6. 6. Bringing LTE or “4G” to market has been accompanied a lot of hype both toconsumers and within the industry about the data rates which will be achieved. It isimportant to try and look behind the hype to understand the reality.Early indications are that LTE is indeed a vast improvement over existing technologiesboth in terms of raw bandwidth and other desirable features like latency. Surveyssuggest average data rates of between 10 and 13Mbit/s to stationary handhelddevices on the US LTE networks. Early reports of LTE coverage to trains suggest20Mbit/s averages can be achieved. The effective upper-speed bound of LTE in realworld scenarios is something that still needs to be explored. Of course we don’t yetknow how this performance will change as the networks become more heavily usedand congested.Though the data rates are impressive for a single users a lot of rail applicationsconsolidate multiple users on to a cellular backhaul connection. In this context thespeeds may still be seen as somewhat limited. 10Mbit/s is only around 20simultaneous standard definition YouTube streams so this is hardly sufficient toprovide video entertainment to a whole train (and perhaps not even a wholecarriage) of users. Meeting consumer demand for video is still going to be a challengethat will need particular attention. 6
  7. 7. The significant improvement in data rates that users experience with LTE has thepotential to raise expectations for performance of in-train WiFi to levels that cannotbe achieved by existing solutions based on 3G backhaul. A users experience with apersonal LTE dongle or hot-spot may well be better than they get with in-train WiFi.This may mean that instead of using WiFi the users will attempt to make use of theirLTE connection and then experience difficulties due to the screening effect of the railcarriages.Particularly if users are paying for WiFi or see it as an important reason for choosingrail travel they may be dissatisfied if WiFi does not keep pace with improvements intheir cellular service. 7
  8. 8. Train operators should react to increasing expectations by equipping trains with LTEbackhaul for WiFi. Built-in LTE systems should perform significantly better thanpersonal LTE devices due to the better antenna location and the ability to aggregatemultiple connections (potentially even from several operators).The problem then is how to deal with consistency as the train moves between areasof 3G and LTE coverage – may users in fact find a highly variable service moreannoying than a slower but more consistent service? 8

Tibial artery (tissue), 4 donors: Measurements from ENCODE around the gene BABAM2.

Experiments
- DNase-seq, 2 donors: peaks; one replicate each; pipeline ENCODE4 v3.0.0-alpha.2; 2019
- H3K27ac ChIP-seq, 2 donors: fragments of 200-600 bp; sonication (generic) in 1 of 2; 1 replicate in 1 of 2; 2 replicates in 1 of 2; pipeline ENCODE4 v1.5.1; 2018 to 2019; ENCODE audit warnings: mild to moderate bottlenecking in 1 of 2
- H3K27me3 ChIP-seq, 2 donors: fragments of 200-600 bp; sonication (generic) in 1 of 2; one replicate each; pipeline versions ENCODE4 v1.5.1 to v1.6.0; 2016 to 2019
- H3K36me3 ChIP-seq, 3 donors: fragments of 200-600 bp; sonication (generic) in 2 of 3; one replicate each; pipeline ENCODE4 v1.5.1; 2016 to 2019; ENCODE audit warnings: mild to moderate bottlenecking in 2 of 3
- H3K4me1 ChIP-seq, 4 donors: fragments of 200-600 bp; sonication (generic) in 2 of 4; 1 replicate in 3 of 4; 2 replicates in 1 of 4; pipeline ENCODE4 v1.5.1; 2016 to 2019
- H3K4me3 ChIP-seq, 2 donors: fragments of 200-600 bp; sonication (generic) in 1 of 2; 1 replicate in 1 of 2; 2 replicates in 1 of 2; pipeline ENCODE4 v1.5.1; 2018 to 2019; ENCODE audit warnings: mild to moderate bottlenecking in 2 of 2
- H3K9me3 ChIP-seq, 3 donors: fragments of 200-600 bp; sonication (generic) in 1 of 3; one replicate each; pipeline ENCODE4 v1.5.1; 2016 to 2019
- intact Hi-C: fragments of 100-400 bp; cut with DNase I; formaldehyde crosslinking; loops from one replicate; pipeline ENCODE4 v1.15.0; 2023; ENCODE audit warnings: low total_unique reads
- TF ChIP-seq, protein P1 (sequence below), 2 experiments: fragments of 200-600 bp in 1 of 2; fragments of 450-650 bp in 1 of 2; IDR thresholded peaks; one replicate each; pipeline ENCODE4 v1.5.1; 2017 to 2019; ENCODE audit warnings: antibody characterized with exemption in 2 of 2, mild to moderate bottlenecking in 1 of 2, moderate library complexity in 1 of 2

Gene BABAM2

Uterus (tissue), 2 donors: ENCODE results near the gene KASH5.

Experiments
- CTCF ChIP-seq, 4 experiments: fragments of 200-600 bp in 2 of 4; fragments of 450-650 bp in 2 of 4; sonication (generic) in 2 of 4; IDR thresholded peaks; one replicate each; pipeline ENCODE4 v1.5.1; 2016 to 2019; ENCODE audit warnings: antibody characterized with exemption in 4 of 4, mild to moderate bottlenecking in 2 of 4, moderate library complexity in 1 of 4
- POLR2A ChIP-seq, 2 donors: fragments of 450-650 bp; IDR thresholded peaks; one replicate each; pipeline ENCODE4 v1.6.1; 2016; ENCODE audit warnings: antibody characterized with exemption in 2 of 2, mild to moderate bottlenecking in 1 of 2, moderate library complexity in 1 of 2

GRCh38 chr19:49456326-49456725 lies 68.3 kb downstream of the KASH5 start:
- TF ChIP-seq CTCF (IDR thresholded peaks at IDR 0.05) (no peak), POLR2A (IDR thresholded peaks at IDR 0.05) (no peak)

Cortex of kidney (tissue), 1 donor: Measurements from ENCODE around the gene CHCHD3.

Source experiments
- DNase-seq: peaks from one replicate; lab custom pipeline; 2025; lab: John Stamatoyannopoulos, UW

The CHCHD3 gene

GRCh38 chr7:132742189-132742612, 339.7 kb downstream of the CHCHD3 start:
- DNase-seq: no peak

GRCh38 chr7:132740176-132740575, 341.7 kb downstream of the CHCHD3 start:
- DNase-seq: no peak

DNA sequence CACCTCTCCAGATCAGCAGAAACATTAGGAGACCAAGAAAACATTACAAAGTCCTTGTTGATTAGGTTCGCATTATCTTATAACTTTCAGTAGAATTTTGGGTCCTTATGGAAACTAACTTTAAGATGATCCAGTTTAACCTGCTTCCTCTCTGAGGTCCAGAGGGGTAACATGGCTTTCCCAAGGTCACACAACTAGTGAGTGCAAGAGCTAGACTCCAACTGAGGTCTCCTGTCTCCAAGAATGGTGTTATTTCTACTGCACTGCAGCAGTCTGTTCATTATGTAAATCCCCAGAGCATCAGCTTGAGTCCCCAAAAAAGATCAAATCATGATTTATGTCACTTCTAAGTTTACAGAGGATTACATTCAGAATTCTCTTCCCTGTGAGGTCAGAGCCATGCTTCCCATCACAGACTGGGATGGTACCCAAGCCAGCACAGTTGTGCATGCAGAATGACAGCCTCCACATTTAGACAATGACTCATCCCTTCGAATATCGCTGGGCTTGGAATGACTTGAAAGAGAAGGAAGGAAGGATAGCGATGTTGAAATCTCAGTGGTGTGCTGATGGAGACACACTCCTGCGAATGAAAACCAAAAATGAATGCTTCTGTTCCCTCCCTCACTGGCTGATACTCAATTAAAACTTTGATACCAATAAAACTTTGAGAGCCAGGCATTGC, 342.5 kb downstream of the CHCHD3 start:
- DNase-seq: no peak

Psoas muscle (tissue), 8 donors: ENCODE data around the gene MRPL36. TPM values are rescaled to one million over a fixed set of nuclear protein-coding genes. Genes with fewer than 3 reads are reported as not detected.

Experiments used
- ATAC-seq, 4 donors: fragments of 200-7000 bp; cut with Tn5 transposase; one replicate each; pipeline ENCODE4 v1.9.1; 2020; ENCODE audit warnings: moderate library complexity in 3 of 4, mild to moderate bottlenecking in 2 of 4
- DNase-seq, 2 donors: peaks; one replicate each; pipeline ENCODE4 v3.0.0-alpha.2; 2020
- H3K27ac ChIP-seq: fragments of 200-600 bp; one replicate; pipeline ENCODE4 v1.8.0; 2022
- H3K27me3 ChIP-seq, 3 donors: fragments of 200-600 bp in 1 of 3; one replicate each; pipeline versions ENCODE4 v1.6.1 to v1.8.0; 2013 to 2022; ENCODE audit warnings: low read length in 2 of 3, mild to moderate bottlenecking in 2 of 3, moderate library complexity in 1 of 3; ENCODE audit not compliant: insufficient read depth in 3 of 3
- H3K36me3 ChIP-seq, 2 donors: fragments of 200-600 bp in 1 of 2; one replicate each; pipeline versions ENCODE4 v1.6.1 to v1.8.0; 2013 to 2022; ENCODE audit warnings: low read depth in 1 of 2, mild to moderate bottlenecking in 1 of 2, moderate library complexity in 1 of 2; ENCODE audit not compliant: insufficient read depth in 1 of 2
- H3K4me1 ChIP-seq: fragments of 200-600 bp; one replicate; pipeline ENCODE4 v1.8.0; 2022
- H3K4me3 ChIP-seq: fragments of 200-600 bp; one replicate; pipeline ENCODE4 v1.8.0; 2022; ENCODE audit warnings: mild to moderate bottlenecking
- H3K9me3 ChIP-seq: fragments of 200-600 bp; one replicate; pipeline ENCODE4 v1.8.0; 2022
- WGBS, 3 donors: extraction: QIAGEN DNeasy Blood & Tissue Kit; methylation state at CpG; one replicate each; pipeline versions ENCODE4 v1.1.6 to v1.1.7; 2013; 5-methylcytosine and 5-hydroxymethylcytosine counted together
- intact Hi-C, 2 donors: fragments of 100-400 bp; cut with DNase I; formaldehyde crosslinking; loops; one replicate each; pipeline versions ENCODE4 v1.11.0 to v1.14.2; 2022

9. 9. Four main factors influence coverage.1) Frequency discussed under spectrum2) Network design is a topic in its own right and not expanded in this presentation3) Multi-operator use is going to be more complicated as networks increasingly share resources.4) Mobile unit design – performance of the mobile unit is often overlooked as a determining factor in system coverage and performance. Trade-offs can be made between improvements to networks and improvements to mobile units in order to achieve the same coverage/performance 9
  10. 10. New coverage measurement tools can help in understanding existing coverage andplanning improvements. Conventional “drive testing” is a laborious processparticularly (as the name suggests) for off-road locations. Minimization of DriveTesting allows any supporting mobile unit to log and report coverage measurementsunder network control (even if it is not actually engaged in an active session).Enabling MDT on train mounted mobile units could be an important tool to improverail coverage. MDT will reduce the cost of making coverage measurements and vastlyincrease the amount of coverage data which can be captured. 10